Wednesday, October 10, 2018

Dollars Dribbling Away: California Stem Cell Scientists Appeal for More Research Cash

When the cash spigot starts to dry up, the appeals stack up.

Such is the case this week at the now $144 million California stem cell agency, which has been mostly referred to as a $3 billion enterprise. But the cash is dribbling away quickly. And the agency is sticking to its budget in a way that did not happen eight years ago.

The latest evidence comes on the agenda for Thursday's meeting of directors of the agency, known formally as the California Institute for Regenerative Medicine or CIRM. The agenda contains 10 letters appealing to the directors to approve awards for various research projects.

These are projects that have been recommended for funding by the agency's scientific reviewers. However, the reviewers did not have the constraints of meeting the agency's budget for this round of awards.

Only $865,282 is available under the agency's budget. The five applications in question total close to $7 million.

So letters appealing for the cash have been directed to the agency's board.
Here are a couple of samples from the letters.

Phil Beachy, Stanford photo
This one is from Philip Beachy of Stanford University, whose application (DISC2-11105), Beachy wrote, was scored at 90 out of 100 by reviewers. He is seeking $1.4 million for work related to bladder cancer.
"In July we were surprised to learn that our application was not selected for funding, whereas four proposals ranked below ours were funded. We have subsequently learned that an important component of the funding decision made by the ICOC (the CIRM board) is comments from scientists and patient advocates. We wish to have the opportunity to present our comments at the October 11 ICOC meeting, at which our proposal will be considered. Four scientists involved in this proposal will be attending the meeting, including myself (Philip Beachy, Ph.D.), Kyle Loh, Ph.D., Lay Teng Ang, Ph.D., and Joe Liao M.D., Ph.D.)." 
They also enlisted assistance from a patient advocate, Don Reed of Fremont, who is a regular at CIRM board meetings. He wrote,
"Is there a path to defeating the cancer and restoring the bladder’s natural function? Today I had lunch with two people, Drs. Lay Teng Ang and Kyle Loh, who (along with Drs. Philip Beachy and Joe Liao) may have the answer to this particular cancer. Their goal is to use embryonic stem cells to grow a healthy new lining of the bladder....But they need a grant from the California stem cell agency to do it."
Robert Rainey, USC photo
Here is an excerpt from another letter. This one was written by Robert Rainey, the primary research associate involved in an application (DISC2-11183) that seeks $833,282 to create a screen to protect against hearing loss caused by chemotherapy.  The proposal by Neil Segil, co-director of the USC Hearing and Communications Neuroscience Training Program, received a score of 87 from reviewers.

Rainey, who is profoundly deaf, wrote,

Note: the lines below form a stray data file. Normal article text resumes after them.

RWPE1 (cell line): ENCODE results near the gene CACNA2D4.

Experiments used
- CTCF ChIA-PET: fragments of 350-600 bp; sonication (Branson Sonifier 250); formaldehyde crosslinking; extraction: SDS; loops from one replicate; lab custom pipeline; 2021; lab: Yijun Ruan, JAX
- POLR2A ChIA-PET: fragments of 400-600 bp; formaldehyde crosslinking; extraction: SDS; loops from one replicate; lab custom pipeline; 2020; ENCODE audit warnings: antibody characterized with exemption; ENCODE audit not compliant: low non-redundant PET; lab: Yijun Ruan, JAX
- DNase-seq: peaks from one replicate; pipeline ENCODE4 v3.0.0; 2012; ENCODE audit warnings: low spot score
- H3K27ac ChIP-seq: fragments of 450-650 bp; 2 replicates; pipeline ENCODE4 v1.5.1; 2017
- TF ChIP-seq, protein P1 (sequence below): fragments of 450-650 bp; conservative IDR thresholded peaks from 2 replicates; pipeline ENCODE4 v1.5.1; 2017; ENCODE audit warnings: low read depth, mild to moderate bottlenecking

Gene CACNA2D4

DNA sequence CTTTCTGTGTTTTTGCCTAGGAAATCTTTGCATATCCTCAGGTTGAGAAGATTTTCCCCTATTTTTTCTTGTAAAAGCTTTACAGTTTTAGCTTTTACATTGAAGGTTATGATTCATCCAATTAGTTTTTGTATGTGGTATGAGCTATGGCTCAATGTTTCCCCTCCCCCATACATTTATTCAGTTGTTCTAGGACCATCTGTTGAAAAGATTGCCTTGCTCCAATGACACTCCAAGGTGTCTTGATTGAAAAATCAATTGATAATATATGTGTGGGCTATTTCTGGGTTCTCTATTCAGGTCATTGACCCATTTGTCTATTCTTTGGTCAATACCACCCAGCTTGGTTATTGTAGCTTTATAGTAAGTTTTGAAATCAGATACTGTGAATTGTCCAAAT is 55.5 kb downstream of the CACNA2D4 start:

"In the entire history of CIRM, only three hearing loss-related grants have been awarded. This is not an oversight of CIRM, but rather a reflection of the paucity of experimental approaches for studying problems related to hearing loss in humans. Our approach can now overcome these problems, and the work described in this proposal will allow us to simultaneously improve the efficiency of our direct-reprogramming technique from human iPSCs, while allowing us to immediately begin pilot testing small libraries of FDA-approved drugs for hair cell-protective qualities during cancer treatment."
(Rainey's letter is in the same file as Segil's.)
Segil wrote,
"Talk about adding insult to injury! Imagine that you are the parent of a 4 year old child who has just been diagnosed with a deadly pediatric cancer. You are told that, in spite of this horrible diagnosis, a cure is possible, with a good chance of success. However, the cure has an extremely common side-effect, namely that your child will likely go deaf as a result of the chemotherapy. In fact, more than 60% of kids treated for pediatric cancer end up profoundly deaf."
Neither Segil's or Beachy's applications will be funded if the board sticks with its budget and abides by staff recommendations, which it has usually done in recent years.

You can find on the meeting agenda all the appeal letters, summaries of the application reviews and CIRM's rationale for the last award in this roundThe transcript from the July board meeting also carries considerable discussion related to the financial pressures generated in this round along with how the initial decisions were made. Sphere: Related Content

1 comment:

  1. Anonymous11:50 AM

    Stem cell therapy is about using stem cells to regenerate lost or damaged tissues for diseases with no other options. None of those CIRM’s grants and clinical trials has anything to do with the promise of stem cells, no wonder they’ve fallen far short of the expectation. Success or not, it’s hard to imagine those dollars dribbling away will generate any boost to stem cell therapy or more bond, except making life much easier for some professors of CIRM board. Did Klein say anything about what kind of stem cells they used for the recovered SCI patient in the video, human embryonic stem cells, iPS cells, fetal stem cells, or adult stem cells? Since it’s such a breakthrough, why unheard from CIRM?

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